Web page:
Step-by-Step Guides: How to Remove Common Couch Stains


Sofas or upholstered couches are a part of almost every home around the world; they are used daily and yet, not a lot of attention goes into cleaning and maintaining them. This is, of course, until the inevitable happens – you end up with a stain that you need to get out!

It seems like almost anything you bring around your couch can cause a stain! From food and beverages, to pets and cosmetics; accidents can happen, resulting in stains on your couch. For this reason, it’s important to be prepared by having the right information on how to clean upholstery and remove stains.

Depending on the type of sofa stain you are dealing with, there may be one or multiple methods suitable to get it out. However, before we get to that, let’s talk about some standard measures one should take when ‘accidents’ happen and your couch encounters a fresh stain.

Removing Couch Stains: What to do First 

NOTE: Avoid going further than step 1 in case of ink stains on your couch.

Most people’s first reaction to a couch stain is – panic! This leads to all kinds of frantic measures taken to remove the stain which generally makes it worse. What you need to know is that regardless of the type of stain, the initial pretreatment steps to remove a fresh sofa stain remain the same. These are as follows:

      1. Use paper towels to absorb as much of the stain as possible. Avoid scrubbing at this point, simply blot the area with paper towels or (in case of a liquid spill) press down on the area to soak up dampness. Continue this process until the stain is no longer rubbing off on the paper towels.
      2. If you have access to a basic, fabric stain remover, apply a small amount to the centre of the stain, and use your finger to gently work it into the material. Avoid spreading the cleaning agent beyond the outline of the stain.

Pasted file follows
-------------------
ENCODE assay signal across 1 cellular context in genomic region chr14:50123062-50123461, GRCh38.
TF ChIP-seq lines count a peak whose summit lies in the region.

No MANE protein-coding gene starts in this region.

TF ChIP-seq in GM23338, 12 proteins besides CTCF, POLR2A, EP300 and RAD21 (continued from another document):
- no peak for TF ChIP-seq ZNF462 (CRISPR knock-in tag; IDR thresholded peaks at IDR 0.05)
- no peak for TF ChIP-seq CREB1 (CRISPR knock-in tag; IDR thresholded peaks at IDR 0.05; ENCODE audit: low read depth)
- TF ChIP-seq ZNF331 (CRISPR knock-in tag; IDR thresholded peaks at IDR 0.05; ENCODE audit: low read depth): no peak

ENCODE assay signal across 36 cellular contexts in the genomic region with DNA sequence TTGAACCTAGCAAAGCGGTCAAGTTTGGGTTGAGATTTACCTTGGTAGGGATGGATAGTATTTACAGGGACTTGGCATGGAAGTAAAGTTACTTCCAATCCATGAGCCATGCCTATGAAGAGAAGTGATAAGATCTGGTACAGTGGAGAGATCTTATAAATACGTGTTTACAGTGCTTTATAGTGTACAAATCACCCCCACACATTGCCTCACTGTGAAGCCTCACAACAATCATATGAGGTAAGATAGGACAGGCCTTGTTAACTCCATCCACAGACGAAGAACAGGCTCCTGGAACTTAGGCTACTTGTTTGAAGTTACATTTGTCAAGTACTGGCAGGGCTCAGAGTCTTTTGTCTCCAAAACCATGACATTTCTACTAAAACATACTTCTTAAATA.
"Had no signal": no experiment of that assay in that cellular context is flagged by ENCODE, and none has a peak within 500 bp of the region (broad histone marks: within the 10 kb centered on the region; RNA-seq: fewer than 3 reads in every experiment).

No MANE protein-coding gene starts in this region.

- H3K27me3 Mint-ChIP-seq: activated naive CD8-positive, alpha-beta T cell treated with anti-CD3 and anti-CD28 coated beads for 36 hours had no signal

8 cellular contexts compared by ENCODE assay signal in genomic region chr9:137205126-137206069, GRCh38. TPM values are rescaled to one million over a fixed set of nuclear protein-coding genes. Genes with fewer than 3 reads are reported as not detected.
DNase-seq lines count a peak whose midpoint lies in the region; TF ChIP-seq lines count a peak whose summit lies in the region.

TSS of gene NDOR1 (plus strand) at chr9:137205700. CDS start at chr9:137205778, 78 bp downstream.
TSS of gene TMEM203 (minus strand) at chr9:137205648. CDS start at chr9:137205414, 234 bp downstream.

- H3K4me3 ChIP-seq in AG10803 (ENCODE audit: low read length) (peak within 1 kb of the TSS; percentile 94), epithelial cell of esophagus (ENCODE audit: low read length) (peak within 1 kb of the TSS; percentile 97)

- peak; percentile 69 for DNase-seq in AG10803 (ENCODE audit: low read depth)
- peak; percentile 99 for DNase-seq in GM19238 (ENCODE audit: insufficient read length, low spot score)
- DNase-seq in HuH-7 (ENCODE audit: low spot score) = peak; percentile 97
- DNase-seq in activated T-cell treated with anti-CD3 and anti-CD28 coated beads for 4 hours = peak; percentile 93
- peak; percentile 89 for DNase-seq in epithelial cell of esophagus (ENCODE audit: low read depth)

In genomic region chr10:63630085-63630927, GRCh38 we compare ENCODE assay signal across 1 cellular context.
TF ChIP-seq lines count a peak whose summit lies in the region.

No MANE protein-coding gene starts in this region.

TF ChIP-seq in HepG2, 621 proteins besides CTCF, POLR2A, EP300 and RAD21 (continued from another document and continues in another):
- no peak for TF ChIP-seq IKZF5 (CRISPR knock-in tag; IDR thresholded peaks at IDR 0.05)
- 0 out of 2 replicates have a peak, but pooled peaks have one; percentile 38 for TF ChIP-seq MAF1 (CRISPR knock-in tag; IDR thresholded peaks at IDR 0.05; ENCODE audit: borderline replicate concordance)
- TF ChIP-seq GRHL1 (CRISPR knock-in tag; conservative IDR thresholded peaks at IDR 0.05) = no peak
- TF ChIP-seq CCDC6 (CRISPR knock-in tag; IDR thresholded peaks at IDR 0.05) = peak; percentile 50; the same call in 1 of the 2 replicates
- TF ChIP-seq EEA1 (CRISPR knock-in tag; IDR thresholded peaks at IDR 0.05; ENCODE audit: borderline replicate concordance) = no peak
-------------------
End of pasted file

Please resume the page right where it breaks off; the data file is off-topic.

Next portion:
3. Dab the area with paper towels once again to remove any excess dampness.
      4. Allow the stain remover to work for at least 15-20 minutes before rinsing it off with a damp towel and moving on to an in-depth stain treatment process.

These pretreatment steps are critically important for the overall success of the stain removal process; therefore, it is highly advised that you follow them when dealing with any type of sofa stain. They help to get out part of the stain while removing as much grease/oil as possible.

Learn About Cleaning Codes Beforehand

Look for washing symbols on your couch or sofa cushions before you begin the cleaning process. There may be a label with laundry symbols or codes underneath the cushion or in a concealed area of upholstered couches. If you can’t find one, it’s advisable to do a spot test on a hidden area before using any of the methods below. Some cleaning agents or even excess water can misshapen or discolour the material.

If your sofa or couch does have cleaning codes, here’s what they mean:

      • W – can be cleaned with water
      • S – requires dry solvent cleaning
      • SW – both of the above are suitable for cleaning
      • X – requires vacuuming with a suitable attachment head or professional cleaning only

Now, that you have this information in your back pocket, let’s get right to our tried and true cleaning methods to remove different types of couch/sofa stains.

How to Remove Blood Stains

Step 1: Wet a clean towel and gently press down on the stain to dampen the area. You can skip this step if the stain is still damp from the pretreatment process.